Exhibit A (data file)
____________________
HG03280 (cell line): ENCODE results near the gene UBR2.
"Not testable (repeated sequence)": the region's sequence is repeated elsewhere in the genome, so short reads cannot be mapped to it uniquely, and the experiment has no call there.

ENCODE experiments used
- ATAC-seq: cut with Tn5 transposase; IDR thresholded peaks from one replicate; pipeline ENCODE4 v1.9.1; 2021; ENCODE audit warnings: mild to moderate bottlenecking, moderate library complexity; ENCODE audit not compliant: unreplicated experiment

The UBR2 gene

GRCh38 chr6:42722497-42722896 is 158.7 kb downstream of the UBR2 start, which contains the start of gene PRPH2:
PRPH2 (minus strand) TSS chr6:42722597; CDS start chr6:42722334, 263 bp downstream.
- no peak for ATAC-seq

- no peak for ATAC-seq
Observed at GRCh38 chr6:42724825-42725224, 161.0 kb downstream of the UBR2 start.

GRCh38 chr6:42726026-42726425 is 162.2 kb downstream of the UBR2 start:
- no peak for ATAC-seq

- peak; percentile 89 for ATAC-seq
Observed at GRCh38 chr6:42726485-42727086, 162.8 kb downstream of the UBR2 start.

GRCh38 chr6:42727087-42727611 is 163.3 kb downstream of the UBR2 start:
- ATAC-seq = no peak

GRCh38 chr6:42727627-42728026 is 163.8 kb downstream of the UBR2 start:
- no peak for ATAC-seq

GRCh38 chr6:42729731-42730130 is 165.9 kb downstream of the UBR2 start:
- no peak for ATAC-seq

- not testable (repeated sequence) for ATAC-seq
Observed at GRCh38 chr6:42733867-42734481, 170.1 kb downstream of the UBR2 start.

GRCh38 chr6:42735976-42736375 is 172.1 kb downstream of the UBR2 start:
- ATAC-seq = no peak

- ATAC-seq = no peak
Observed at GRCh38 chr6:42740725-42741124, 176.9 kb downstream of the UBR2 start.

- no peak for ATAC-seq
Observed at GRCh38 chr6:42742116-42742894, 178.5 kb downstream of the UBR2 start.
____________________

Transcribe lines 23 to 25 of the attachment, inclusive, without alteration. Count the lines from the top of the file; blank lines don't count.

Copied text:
GRCh38 chr6:42735976-42736375 is 172.1 kb downstream of the UBR2 start:
- ATAC-seq = no peak

- ATAC-seq = no peak